Green Card Interview Tips
Typically, the last step in the Green Card application process is the interview. The word “interview" tends to frighten people, but rest assured, your Green Card interview is not intended to intimidate you. Rather, the purpose of your interview is to verify the information on your application and evaluate your eligibility to be a permanent resident of the US. Essentially, the immigration officer wants to get to know you and ensure you meet the criteria to hold a Green Card.
So, if you are confident about your Green Card application, you should have nothing to worry about in your interview. We generally advise applicants to hire lawyers to help them prepare their answers and compile the correct information. Lots of paperwork and preparation are involved before the interview even takes place, so be sure to seek legal counsel before you head into your interview.
In the meantime, our immigration attorneys want to help set you up for success. Although your lawyer can help you navigate the process, it doesn’t hurt to keep some tips in mind. As such, be sure to review the following 7 tips for your Green Card interview below to maximize your chances of getting approved for US permanent residence status.
Arrive 30 to 60 minutes early: Expect long lines to enter into the USCIS office, as these government buildings are notorious for long waits. The last thing you need is to experience additional obstacles in obtaining your green card, so we encourage you to arrive 30 minutes to an hour early to give yourself enough time to enter the building, find your interview room, and prepare!
Dress appropriately: You should wear conservative business casual clothing to your Green Card interview. Treat this like a job interview, therefore, you should avoid wearing jeans, t-shirts, strappy tops, strapless tops, and any revealing attire. First impressions count, so dress wisely!
Gather the proper documents and records, including:
- Appointment letter: Bring the interview letter from the National Visa Center (NVC).
- Passport: Bring an unexpired passport that is valid for 6 months beyond your intended entry and a photocopy of the biographic page.
- Photographs: Bring 2 color passport-size photos of each person applying for a Green Card.
- Birth certificate: Bring an original and photocopy version of your birth certificate. The photocopy version should be in English.
- Medical exam results: Once you get a medical examination before your interview, your physician should give you a sealed envelope of your results. DO NOT open the envelope but rather bring it to your interview and give it to your interviewing officer.
- A copy of the confirmation page from the Form DS-260, Immigrant Visa and Alien Registration Application, that you submitted online at ceac.state.gov.
- Original and photocopied documents: Bring originals and photocopies (in English) of the documents you were required to complete and submit to the NVC for yourself and your family members who also applied for a Green Card.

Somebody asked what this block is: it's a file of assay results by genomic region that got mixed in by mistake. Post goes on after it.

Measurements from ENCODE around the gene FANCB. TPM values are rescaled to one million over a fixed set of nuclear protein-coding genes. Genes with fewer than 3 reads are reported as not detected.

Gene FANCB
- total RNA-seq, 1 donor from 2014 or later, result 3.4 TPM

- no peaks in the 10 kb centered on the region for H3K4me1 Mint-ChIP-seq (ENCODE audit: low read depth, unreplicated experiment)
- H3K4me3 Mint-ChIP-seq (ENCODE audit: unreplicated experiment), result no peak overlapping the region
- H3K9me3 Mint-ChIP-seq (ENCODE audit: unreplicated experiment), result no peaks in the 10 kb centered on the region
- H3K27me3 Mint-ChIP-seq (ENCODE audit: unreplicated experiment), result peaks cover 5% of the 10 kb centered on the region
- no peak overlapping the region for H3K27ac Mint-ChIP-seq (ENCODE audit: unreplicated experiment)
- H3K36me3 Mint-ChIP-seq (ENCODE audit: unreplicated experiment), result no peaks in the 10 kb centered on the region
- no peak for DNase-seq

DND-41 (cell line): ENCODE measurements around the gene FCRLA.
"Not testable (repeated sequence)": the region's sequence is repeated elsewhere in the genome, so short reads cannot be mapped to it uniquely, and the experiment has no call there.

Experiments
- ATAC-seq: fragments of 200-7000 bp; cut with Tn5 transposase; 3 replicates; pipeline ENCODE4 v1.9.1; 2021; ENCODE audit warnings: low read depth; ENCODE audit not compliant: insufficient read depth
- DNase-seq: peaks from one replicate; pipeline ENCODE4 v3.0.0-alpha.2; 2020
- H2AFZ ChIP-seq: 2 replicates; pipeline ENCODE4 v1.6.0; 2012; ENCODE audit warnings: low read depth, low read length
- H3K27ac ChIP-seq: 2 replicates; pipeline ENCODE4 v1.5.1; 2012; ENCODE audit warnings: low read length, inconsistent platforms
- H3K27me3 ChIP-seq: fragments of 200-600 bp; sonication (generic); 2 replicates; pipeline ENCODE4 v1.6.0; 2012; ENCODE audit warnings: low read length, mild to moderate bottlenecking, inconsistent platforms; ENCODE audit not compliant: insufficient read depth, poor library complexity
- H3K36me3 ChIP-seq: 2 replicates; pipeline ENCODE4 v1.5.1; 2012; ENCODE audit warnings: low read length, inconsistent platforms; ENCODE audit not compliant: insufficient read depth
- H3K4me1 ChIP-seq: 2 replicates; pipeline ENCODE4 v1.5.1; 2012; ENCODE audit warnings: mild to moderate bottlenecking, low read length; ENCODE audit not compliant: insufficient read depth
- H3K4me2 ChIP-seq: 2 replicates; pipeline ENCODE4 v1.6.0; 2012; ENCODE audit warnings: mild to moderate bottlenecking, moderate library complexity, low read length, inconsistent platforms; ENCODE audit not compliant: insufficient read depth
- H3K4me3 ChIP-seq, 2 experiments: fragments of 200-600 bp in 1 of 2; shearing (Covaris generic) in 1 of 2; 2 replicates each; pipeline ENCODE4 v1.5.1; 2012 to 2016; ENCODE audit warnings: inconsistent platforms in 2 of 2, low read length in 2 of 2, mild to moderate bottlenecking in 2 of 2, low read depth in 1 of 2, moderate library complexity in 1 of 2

- Visa fees (if applicable): If you haven’t paid your visa fees already, bring them to your interview.
Don’t lie: You must be honest in all your answers during your Green Card interview. Although you may feel like you have to answer every question, know that it is perfectly okay to say “I don’t know” or “I can’t remember.” Lying to the immigration officer will only make your situation worse, so be truthful at all times!
Answer the questions: As simple as it may sound, answering questions during the interview typically goes one of two ways. The applicant either answers the questions directly or “beats around the bush” and doesn’t answer the questions asked of them. Immigration officers get frustrated when applicants don’t answer their questions clearly and concisely, and sometimes, officers question the applicant’s legitimacy altogether. To better avoid this, give clear and straightforward answers during your interview, and again, if you don’t know the answer to a question, be honest.
Practice: Practice is key to a successful Green Card interview, especially when a spouse is applying for permanent residency. With marriage-based Green Cards, spouses should be prepared to answer questions about their relationship, how they met, their daily habits, what their wedding was like, and other related questions. The purpose is to give the immigration officer a clear picture of the marriage and help them determine whether or not it’s authentic and legitimate.
Even the most devout and loving spouses forget the answers to these questions, so don’t panic. Getting a “wrong” answer does not always imply your application will get denied. Remember, be truthful in your answers, even if you say, “I don’t know” or “I can’t remember.”
Bring an interpreter: If you aren’t comfortable in your English, bring an interpreter, as one will NOT be provided for you. Make sure your interpreter is lawfully present in the US and not related to you.
The content above does not constitute legal advice nor establish an attorney-client relationship. This blog is intended for information purposes only. However, we encourage you to reach out to our lawyers to learn how we can help you achieve your immigration goals. Appel & Morse is a trusted law firm for your immigration needs.
Schedule a free consultation online or at (805) 467-6060!